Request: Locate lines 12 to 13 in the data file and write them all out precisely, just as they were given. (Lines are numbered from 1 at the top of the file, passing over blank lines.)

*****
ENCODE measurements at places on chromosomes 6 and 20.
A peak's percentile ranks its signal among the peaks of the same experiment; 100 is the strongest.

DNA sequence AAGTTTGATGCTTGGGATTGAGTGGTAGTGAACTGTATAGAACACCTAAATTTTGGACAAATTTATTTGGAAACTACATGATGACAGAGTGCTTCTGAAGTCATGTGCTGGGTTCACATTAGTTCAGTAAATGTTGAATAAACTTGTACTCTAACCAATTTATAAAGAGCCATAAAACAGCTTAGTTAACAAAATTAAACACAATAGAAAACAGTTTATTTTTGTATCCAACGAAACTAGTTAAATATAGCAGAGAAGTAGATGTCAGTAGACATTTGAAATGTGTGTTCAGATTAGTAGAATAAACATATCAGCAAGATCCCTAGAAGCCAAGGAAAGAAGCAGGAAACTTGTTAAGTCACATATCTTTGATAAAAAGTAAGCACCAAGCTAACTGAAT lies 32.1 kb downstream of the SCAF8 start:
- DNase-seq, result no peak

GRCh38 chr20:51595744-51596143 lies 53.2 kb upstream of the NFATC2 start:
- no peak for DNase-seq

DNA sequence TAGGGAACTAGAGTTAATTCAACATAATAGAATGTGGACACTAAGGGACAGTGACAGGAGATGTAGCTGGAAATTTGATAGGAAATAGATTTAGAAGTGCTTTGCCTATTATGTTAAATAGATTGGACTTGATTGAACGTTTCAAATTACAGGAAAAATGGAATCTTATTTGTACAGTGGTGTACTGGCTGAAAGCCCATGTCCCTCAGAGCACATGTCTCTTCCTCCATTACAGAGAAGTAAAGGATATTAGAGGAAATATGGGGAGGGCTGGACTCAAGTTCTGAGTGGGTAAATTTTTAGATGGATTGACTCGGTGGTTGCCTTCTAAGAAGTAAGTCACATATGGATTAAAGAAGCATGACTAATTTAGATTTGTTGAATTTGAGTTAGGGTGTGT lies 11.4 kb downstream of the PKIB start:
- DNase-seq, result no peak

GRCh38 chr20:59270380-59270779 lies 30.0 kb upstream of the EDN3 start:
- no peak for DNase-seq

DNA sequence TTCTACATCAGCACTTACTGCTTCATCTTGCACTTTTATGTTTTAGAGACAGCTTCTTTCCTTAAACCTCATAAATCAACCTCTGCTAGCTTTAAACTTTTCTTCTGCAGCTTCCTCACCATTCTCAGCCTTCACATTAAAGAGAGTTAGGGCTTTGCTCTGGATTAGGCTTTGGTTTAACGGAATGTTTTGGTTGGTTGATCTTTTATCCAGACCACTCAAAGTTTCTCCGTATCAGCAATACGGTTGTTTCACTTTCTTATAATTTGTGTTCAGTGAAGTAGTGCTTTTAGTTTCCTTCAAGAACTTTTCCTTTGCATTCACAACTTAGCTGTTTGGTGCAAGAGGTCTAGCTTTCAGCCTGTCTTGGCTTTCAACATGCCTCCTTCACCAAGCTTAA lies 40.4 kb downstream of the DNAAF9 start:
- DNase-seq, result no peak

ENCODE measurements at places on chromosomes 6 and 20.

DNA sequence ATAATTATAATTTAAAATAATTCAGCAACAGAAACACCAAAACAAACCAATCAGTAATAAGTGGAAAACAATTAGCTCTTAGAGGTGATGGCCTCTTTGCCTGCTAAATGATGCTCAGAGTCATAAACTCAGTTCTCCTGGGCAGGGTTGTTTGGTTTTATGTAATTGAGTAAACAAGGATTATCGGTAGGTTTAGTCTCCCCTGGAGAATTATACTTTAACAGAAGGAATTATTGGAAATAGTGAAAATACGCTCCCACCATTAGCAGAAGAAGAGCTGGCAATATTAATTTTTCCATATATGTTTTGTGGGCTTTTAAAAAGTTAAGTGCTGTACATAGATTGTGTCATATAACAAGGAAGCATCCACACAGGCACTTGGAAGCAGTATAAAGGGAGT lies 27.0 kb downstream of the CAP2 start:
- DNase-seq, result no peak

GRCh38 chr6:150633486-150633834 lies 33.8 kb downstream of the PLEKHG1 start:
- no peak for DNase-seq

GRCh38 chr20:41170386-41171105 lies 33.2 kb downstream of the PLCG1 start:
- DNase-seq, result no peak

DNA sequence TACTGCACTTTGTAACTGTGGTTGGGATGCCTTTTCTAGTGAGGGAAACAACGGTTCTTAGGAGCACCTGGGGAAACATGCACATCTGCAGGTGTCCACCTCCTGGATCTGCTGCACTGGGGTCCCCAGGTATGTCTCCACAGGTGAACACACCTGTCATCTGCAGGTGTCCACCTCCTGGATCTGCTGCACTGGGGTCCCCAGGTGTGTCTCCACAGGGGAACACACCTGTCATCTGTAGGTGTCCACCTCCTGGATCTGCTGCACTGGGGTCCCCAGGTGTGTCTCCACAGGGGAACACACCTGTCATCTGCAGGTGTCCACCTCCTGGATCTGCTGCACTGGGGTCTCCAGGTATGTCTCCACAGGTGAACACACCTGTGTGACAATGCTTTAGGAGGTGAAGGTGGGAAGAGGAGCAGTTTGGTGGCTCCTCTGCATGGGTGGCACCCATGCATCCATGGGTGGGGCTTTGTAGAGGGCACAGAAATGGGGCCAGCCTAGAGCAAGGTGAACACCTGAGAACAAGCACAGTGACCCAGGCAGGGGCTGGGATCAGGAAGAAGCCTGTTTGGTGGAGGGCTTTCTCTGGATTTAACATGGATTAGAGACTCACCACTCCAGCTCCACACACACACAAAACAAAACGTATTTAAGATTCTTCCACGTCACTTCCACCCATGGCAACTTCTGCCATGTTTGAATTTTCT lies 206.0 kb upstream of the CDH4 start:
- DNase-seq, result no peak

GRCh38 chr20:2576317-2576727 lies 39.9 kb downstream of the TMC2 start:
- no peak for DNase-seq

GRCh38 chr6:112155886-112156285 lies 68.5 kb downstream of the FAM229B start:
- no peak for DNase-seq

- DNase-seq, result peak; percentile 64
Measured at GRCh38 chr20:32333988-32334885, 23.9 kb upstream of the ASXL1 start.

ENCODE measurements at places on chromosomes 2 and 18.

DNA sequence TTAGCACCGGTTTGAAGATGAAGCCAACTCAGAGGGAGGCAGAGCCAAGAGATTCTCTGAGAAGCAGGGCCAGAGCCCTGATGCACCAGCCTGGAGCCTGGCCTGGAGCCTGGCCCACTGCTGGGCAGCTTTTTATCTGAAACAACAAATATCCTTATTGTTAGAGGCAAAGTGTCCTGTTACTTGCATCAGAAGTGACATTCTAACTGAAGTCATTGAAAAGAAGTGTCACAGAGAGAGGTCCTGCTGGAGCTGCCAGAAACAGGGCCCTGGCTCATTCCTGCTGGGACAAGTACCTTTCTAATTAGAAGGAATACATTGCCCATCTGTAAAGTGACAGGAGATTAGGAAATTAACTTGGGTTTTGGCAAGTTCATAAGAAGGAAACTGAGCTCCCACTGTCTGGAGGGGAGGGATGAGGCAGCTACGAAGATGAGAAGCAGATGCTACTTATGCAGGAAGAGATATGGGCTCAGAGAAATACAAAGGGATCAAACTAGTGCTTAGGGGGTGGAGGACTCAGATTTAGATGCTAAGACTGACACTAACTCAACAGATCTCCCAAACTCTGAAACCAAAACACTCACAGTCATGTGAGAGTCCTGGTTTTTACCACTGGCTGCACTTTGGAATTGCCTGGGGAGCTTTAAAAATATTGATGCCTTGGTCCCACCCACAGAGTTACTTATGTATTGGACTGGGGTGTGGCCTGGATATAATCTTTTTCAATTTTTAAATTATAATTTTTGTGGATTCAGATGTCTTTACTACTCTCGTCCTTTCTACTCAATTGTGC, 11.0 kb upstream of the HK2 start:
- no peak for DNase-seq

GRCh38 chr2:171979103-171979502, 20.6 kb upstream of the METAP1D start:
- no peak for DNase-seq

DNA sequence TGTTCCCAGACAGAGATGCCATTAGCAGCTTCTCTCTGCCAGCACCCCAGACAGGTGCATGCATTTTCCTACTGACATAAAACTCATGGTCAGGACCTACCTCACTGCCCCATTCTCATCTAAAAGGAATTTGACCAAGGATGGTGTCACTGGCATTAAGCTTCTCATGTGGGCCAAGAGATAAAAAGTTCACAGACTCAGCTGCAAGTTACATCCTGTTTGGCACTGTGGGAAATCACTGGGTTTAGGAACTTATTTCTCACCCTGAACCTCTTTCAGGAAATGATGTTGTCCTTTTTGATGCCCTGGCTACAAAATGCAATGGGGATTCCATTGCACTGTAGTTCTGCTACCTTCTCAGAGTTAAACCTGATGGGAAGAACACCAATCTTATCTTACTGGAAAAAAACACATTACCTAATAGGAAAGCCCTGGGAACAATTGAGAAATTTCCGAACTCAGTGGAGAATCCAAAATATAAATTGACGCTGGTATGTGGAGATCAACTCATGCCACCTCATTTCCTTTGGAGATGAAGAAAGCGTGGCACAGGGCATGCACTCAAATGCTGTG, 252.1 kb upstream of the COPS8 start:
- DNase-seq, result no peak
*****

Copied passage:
- DNase-seq, result no peak

ENCODE measurements at places on chromosomes 6 and 20.